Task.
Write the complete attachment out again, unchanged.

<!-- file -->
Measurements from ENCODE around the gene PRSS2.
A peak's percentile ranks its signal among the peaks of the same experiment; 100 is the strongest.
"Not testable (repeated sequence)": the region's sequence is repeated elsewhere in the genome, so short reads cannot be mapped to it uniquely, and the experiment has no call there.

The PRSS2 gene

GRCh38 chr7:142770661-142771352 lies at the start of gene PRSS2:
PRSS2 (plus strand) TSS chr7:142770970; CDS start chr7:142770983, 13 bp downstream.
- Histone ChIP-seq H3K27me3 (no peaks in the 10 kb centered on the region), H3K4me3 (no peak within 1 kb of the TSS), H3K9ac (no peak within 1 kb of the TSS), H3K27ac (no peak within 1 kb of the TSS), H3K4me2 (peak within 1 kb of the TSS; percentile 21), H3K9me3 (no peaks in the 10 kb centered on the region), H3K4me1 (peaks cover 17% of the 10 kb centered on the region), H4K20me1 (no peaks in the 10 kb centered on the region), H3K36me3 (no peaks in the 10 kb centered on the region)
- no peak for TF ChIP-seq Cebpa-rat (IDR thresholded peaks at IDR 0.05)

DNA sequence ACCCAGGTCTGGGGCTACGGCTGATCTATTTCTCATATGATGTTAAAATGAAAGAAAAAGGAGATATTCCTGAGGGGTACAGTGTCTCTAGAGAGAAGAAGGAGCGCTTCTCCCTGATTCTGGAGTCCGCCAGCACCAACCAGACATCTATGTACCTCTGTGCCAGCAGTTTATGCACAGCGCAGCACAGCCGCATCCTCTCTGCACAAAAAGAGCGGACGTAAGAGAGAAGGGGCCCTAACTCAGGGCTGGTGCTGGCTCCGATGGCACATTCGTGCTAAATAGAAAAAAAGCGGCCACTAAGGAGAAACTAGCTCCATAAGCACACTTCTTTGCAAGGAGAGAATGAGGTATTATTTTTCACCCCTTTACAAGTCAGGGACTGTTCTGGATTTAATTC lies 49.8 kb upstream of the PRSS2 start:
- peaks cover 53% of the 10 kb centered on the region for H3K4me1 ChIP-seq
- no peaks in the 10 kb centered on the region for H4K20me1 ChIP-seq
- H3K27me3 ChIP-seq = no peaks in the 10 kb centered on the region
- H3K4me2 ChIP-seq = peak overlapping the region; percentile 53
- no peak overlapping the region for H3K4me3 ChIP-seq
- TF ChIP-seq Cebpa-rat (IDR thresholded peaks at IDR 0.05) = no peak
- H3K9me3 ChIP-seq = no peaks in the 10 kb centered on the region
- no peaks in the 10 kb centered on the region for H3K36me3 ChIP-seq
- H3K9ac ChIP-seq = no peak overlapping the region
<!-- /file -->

Measurements from ENCODE around the gene PRSS2.
A peak's percentile ranks its signal among the peaks of the same experiment; 100 is the strongest.
"Not testable (repeated sequence)": the region's sequence is repeated elsewhere in the genome, so short reads cannot be mapped to it uniquely, and the experiment has no call there.

The PRSS2 gene

GRCh38 chr7:142770661-142771352 lies at the start of gene PRSS2:
PRSS2 (plus strand) TSS chr7:142770970; CDS start chr7:142770983, 13 bp downstream.
- Histone ChIP-seq H3K27me3 (no peaks in the 10 kb centered on the region), H3K4me3 (no peak within 1 kb of the TSS), H3K9ac (no peak within 1 kb of the TSS), H3K27ac (no peak within 1 kb of the TSS), H3K4me2 (peak within 1 kb of the TSS; percentile 21), H3K9me3 (no peaks in the 10 kb centered on the region), H3K4me1 (peaks cover 17% of the 10 kb centered on the region), H4K20me1 (no peaks in the 10 kb centered on the region), H3K36me3 (no peaks in the 10 kb centered on the region)
- no peak for TF ChIP-seq Cebpa-rat (IDR thresholded peaks at IDR 0.05)

DNA sequence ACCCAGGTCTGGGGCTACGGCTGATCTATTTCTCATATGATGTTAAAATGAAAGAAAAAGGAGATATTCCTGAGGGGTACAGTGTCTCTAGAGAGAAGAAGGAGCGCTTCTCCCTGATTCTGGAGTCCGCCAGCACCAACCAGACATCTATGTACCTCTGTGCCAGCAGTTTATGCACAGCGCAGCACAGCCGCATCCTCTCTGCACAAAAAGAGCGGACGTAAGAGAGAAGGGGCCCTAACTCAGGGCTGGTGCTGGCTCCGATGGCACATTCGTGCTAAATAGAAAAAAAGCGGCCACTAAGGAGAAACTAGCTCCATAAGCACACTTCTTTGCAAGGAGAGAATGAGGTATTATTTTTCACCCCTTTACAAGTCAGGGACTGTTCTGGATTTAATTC lies 49.8 kb upstream of the PRSS2 start:
- peaks cover 53% of the 10 kb centered on the region for H3K4me1 ChIP-seq
- no peaks in the 10 kb centered on the region for H4K20me1 ChIP-seq
- H3K27me3 ChIP-seq = no peaks in the 10 kb centered on the region
- H3K4me2 ChIP-seq = peak overlapping the region; percentile 53
- no peak overlapping the region for H3K4me3 ChIP-seq
- TF ChIP-seq Cebpa-rat (IDR thresholded peaks at IDR 0.05) = no peak
- H3K9me3 ChIP-seq = no peaks in the 10 kb centered on the region
- no peaks in the 10 kb centered on the region for H3K36me3 ChIP-seq
- H3K9ac ChIP-seq = no peak overlapping the region